Whatever you may think of the final product, it’s certainly hard to deny that Woody Allen’s 2004 film Melinda and Melinda contains one of the director’s most intriguing premises for a film. It opens with a group of writers debating whether the essence of life is inherently comedic or tragic. To illustrate their points, two writers on opposing sides of the argument proceed to fashion the story of a neurotic woman unexpectedly showing up at a dinner party into both a comedy and a drama. The film then proceeds to cut between the dinner table argument and both versions of the story unfolding in parallel to one another, ostensibly allowing audiences to reach their own conclusions about the film’s central conceit.
Despite Allen being entrenched in a fallow period at this point in his career, both critically and commercially, he still manages to assemble a formidable and talented cast for Melinda and Melinda. Australia’s own Radha Mitchell does the heavy lifting playing the character of Melinda across the complementary storylines, shifting from a quirky free-spirit in the comedy to a morose and bitter woman for the dramatic segment. Allen reportedly wrote the role with Winona Ryder in mind, but her arrest for shoplifting near the start of the film’s production meant he had to reconsider, since this presented a significant challenge in finalising financial backing for the project. Chloë Sevigny and Chiwetel Ejiofor star alongside Mitchell in the tragedy, while the comedy features Will Ferrell, Amanda Peet and a very small appearance from Steve Carell, who was only just beginning his ascent to Hollywood superstardom at the time.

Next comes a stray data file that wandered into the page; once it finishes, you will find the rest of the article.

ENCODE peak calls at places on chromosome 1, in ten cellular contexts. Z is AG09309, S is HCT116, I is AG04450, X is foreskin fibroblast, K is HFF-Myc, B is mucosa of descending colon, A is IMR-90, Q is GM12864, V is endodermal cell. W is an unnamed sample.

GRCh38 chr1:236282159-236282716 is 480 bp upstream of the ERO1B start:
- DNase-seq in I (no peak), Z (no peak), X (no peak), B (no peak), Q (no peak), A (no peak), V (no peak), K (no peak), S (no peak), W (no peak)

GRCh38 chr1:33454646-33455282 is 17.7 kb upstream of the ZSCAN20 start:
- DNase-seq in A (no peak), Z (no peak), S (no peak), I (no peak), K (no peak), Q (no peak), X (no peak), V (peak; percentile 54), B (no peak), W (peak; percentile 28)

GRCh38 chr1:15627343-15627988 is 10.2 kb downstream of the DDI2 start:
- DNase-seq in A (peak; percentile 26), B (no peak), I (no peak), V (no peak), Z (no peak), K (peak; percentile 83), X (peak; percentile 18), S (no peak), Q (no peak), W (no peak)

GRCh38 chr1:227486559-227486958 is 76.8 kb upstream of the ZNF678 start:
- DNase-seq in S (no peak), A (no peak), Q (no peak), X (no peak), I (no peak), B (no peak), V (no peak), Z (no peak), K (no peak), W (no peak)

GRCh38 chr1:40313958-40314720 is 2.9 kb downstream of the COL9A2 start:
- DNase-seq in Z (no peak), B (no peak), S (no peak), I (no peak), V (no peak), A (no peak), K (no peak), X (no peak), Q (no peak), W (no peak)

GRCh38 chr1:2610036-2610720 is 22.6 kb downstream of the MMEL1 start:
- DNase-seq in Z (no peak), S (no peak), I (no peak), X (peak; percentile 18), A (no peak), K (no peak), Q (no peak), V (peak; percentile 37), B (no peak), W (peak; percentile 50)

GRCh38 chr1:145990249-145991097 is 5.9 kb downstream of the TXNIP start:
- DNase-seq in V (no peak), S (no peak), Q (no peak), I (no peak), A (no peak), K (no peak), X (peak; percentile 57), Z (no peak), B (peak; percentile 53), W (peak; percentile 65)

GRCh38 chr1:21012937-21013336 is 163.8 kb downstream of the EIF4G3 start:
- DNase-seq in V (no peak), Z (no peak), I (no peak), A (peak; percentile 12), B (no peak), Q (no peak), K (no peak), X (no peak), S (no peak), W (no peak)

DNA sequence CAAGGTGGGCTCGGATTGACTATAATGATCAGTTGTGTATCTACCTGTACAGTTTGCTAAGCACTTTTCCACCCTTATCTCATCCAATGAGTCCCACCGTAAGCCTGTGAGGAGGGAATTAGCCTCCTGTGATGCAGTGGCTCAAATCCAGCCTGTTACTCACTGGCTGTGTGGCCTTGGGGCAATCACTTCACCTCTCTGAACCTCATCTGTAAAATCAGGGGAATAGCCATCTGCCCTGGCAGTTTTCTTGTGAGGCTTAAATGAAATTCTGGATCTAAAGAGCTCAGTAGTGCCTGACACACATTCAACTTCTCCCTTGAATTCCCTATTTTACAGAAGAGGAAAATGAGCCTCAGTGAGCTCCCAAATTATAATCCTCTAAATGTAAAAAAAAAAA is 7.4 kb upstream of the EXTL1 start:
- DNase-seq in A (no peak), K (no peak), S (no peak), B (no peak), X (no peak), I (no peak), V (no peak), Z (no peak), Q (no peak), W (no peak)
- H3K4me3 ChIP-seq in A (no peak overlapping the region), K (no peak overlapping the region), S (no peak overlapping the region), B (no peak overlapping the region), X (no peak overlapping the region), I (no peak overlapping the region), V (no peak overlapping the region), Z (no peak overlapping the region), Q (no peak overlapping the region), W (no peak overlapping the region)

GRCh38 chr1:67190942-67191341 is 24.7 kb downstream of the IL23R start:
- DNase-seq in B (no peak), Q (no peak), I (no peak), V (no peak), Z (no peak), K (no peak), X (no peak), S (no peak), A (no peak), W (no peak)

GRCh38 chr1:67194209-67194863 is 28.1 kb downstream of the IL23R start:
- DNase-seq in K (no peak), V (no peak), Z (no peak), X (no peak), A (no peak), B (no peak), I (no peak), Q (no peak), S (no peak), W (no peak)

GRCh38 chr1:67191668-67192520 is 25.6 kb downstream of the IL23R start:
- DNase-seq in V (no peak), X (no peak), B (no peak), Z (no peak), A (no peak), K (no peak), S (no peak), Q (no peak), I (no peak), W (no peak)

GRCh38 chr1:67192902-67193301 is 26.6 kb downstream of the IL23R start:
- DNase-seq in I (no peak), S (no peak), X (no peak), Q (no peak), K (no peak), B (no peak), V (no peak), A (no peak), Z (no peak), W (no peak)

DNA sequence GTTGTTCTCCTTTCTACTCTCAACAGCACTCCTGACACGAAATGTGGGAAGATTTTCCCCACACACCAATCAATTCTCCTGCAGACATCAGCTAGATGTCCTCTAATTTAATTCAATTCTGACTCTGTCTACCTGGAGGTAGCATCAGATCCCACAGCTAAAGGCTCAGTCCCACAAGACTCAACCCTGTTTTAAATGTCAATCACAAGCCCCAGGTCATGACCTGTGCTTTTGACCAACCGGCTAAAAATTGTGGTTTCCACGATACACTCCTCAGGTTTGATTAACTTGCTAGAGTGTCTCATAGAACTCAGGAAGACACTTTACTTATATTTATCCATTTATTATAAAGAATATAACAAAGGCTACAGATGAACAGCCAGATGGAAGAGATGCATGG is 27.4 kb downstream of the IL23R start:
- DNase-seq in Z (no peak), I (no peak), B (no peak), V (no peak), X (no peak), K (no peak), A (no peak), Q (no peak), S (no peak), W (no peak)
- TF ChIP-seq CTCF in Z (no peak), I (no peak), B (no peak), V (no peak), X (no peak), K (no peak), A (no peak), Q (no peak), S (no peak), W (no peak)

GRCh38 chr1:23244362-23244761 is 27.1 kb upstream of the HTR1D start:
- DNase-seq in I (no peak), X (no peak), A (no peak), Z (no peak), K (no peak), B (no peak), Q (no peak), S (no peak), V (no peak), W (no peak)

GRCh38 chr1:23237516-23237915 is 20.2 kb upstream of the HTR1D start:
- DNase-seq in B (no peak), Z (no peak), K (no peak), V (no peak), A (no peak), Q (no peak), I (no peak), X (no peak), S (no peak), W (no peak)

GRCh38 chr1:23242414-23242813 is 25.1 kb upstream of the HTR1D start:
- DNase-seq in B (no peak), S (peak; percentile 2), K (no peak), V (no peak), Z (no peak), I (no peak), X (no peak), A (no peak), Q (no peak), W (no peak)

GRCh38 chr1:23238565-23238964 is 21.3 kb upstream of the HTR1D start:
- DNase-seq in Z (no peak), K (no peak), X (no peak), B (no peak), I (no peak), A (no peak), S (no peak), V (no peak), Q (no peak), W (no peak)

Given the combination of its strong cast, a bold script concept, and a writer/director with established credentials in both drama and comedy, one can only initially wonder how Melinda and Melinda manages to be the mediocre and disposable film that it is. Allen fails to offer much in the way of any meaningful insights by juxtaposing these two genres side by side, nor does he reach any profound revelation in response to the film’s basic dilemma. Perhaps its biggest flaw is that neither of the two narrative threads are particularly good examples of their respective genres: the tragedy is lacking in emotional resonance, while the comedy fails to offer much more than mild amusement.
If anything, the film appears to fall victim to Allen’s assembly line approach to filmmaking, its premise serving as nothing more than a convenient narrative device to jettison two underdeveloped script ideas. As a result, otherwise talented actors are saddled with stiff dialogue, which when combined with the rushed production timeframe, gives rise to overly broad and mannered performances all round. Only Ejiofor, and to a lesser extent Ferrell, emerge completely unscathed in rising above the pedestrian nature of the material with which they had to work with.
It goes without saying that Allen will be remembered as one of the great American auteurs of all time, but his insistence in producing on average a film a year does mean that his body of work is an uneven one. For every cinematic classic, there are just as many throwaway moments and failed experiments along the lines of Melinda and Melinda.